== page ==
What Dreams May Come, directed by Vincent Ward from a screenplay by Ron Bass and based on the novel by Richard Matheson, is the Orpheus myth translated into Californian — with visuals by Caspar David Friedrich. I don’t know about you, but that’s pretty close to being my idea of hell.
Not that hell as it appears here holds any permanent or even very scary terrors for us. The adorable Annie (Annabella Sciorra) is consigned to the nether, black-and-white regions because she committed suicide and must endure, briefly, the damp and cold of living in a ruin. But when the uxorious Christie (Robin Williams) determines to pursue her there, and bring her back to his technicolor Elysium, we can have no doubts as to the outcome — the more so as various officers of the heavenly bureaucracy, who have the confusing property of being several people at once, tell him that it is impossible for her to be retrieved.
Thus the would-be pathos of his saying that he will never again be able to bring her a meatball sub with extra sauce cannot outlive the moment it takes to say it. We know that this is not really going to be a weepie, and that this is a couple destined for eternal meatball subs with extra sauce in a Californian heaven where, their forgotten children entrusted to some celestial nanny, they can do — didn’t you just know it? — “anything you want.”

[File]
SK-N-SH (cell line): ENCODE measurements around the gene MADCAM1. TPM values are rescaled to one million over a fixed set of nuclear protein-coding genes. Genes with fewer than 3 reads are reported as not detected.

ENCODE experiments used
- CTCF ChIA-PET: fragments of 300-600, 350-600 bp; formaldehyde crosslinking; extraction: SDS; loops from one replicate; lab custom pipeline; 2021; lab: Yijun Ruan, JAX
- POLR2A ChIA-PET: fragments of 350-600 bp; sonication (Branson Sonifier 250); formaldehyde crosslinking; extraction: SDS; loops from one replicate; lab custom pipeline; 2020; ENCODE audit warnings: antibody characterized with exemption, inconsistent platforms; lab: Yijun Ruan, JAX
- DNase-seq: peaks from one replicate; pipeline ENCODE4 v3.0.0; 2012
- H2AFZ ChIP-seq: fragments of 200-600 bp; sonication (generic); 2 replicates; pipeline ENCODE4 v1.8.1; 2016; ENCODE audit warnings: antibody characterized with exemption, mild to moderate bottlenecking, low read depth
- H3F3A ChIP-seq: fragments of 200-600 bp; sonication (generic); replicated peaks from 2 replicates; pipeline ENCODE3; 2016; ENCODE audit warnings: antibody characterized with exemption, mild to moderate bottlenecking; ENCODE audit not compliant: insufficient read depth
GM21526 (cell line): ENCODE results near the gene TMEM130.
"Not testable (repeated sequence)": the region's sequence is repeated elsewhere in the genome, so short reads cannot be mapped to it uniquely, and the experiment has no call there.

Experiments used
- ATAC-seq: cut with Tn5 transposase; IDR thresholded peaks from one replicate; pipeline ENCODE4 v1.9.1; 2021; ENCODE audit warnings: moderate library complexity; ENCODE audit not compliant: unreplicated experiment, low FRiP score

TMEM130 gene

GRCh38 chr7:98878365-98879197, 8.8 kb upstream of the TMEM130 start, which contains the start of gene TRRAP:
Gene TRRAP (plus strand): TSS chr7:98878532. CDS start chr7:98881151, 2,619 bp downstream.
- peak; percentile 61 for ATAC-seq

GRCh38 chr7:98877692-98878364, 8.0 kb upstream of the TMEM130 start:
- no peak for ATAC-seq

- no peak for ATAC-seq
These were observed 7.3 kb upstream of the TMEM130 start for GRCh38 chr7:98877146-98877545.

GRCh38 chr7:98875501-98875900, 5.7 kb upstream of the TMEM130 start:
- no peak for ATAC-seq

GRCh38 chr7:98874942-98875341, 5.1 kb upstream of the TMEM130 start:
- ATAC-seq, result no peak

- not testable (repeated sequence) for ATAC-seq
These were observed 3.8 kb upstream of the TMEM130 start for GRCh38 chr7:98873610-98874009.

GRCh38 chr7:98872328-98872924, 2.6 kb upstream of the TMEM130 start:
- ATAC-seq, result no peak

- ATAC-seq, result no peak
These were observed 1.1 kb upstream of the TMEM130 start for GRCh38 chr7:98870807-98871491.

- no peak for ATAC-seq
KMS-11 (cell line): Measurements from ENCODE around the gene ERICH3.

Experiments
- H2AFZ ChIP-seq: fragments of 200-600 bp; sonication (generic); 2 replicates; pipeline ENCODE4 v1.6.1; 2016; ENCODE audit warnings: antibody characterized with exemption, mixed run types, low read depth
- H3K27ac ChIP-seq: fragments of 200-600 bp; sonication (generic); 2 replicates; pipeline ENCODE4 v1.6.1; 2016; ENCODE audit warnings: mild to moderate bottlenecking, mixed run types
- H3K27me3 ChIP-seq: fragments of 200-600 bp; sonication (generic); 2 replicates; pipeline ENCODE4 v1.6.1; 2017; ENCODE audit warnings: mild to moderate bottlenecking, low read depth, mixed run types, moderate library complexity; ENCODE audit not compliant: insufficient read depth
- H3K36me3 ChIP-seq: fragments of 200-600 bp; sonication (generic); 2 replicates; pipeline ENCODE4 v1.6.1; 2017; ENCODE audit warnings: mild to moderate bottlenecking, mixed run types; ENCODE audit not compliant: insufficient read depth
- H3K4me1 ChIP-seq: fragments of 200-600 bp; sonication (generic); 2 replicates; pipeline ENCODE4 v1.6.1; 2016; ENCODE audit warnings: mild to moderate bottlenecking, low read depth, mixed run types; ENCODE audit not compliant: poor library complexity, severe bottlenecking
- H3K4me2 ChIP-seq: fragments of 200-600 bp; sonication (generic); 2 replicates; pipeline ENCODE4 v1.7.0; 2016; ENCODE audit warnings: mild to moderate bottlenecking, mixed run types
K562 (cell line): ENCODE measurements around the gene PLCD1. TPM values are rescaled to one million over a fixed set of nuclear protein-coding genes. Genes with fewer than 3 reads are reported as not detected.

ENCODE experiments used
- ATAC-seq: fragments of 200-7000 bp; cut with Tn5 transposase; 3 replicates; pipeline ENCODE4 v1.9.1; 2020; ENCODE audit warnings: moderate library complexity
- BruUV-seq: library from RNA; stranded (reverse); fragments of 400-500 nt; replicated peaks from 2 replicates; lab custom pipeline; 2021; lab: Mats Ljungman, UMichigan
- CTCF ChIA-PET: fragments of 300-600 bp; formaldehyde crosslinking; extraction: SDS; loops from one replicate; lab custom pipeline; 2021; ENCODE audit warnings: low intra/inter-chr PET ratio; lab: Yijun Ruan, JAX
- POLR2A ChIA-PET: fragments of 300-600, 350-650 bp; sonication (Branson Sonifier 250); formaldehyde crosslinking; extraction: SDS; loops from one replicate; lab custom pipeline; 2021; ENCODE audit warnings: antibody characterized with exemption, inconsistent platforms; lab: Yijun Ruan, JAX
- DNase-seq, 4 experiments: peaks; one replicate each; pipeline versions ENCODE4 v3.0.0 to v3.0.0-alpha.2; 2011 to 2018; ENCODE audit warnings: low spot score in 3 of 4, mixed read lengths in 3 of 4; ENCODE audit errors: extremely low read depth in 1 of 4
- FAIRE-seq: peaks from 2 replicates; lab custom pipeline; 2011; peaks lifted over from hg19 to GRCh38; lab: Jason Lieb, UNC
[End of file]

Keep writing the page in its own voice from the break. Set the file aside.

As Doc/Albert/Ian (Cuba Gooding Jr.) says: “If you’re aware you exist, then you do; that’s why you’re still here.” Or, as Annie puts it in a different context, “What’s true in our minds is true, whether some people know it or not.” Reality, in short, is entirely subjective. At one point Mr. Gooding Jr. hands Mr. Williams a suspiciously earthen mug, telling him: “Just think it’s coffee and it will be.” Now how do you suppose that works — even apart from the question of why he might need coffee in heaven? Who grows the beans? Who grinds and prepares them? Are there little pixie servants to boil the water and measure out the coffee? No, everything just happens with thinking about it. “Your brain is meat; it rots and disappears,” the all-knowing Doc/Albert/Ian tells Christie. “Thought is real; the physical is the illusion. Ironic isn’t it?”
No, what would be ironic, not to say paradoxical, is the phrase Hollywood thought. Or Hollywood seriousness. Or Hollywood realism. All we are left with are Hollywood fantasies of a heaven which is “big enough for everybody to have their own private universe” and where God, if He exists at all, is not to be found anywhere.